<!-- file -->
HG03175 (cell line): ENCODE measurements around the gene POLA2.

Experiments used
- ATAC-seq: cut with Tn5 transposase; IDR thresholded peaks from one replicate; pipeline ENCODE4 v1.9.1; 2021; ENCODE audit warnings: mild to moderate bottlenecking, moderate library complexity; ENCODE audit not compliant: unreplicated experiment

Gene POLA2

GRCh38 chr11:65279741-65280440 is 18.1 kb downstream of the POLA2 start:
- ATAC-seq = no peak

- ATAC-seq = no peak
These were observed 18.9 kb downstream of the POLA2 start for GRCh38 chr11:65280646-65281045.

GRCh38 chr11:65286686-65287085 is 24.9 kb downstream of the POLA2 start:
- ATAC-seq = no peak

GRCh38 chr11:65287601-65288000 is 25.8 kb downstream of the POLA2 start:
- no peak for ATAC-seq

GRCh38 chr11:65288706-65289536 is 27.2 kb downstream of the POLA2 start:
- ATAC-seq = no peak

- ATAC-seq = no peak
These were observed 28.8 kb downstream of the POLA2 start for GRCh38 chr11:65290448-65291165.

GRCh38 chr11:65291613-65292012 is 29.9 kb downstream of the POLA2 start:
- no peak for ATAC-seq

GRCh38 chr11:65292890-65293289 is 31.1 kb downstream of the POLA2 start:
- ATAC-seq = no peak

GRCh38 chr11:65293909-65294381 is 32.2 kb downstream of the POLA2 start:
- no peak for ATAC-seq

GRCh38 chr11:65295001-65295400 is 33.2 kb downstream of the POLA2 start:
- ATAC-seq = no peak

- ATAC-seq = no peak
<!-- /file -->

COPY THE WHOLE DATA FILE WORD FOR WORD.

HG03175 (cell line): ENCODE measurements around the gene POLA2.

Experiments used
- ATAC-seq: cut with Tn5 transposase; IDR thresholded peaks from one replicate; pipeline ENCODE4 v1.9.1; 2021; ENCODE audit warnings: mild to moderate bottlenecking, moderate library complexity; ENCODE audit not compliant: unreplicated experiment

Gene POLA2

GRCh38 chr11:65279741-65280440 is 18.1 kb downstream of the POLA2 start:
- ATAC-seq = no peak

- ATAC-seq = no peak
These were observed 18.9 kb downstream of the POLA2 start for GRCh38 chr11:65280646-65281045.

GRCh38 chr11:65286686-65287085 is 24.9 kb downstream of the POLA2 start:
- ATAC-seq = no peak

GRCh38 chr11:65287601-65288000 is 25.8 kb downstream of the POLA2 start:
- no peak for ATAC-seq

GRCh38 chr11:65288706-65289536 is 27.2 kb downstream of the POLA2 start:
- ATAC-seq = no peak

- ATAC-seq = no peak
These were observed 28.8 kb downstream of the POLA2 start for GRCh38 chr11:65290448-65291165.

GRCh38 chr11:65291613-65292012 is 29.9 kb downstream of the POLA2 start:
- no peak for ATAC-seq

GRCh38 chr11:65292890-65293289 is 31.1 kb downstream of the POLA2 start:
- ATAC-seq = no peak

GRCh38 chr11:65293909-65294381 is 32.2 kb downstream of the POLA2 start:
- no peak for ATAC-seq

GRCh38 chr11:65295001-65295400 is 33.2 kb downstream of the POLA2 start:
- ATAC-seq = no peak

- ATAC-seq = no peak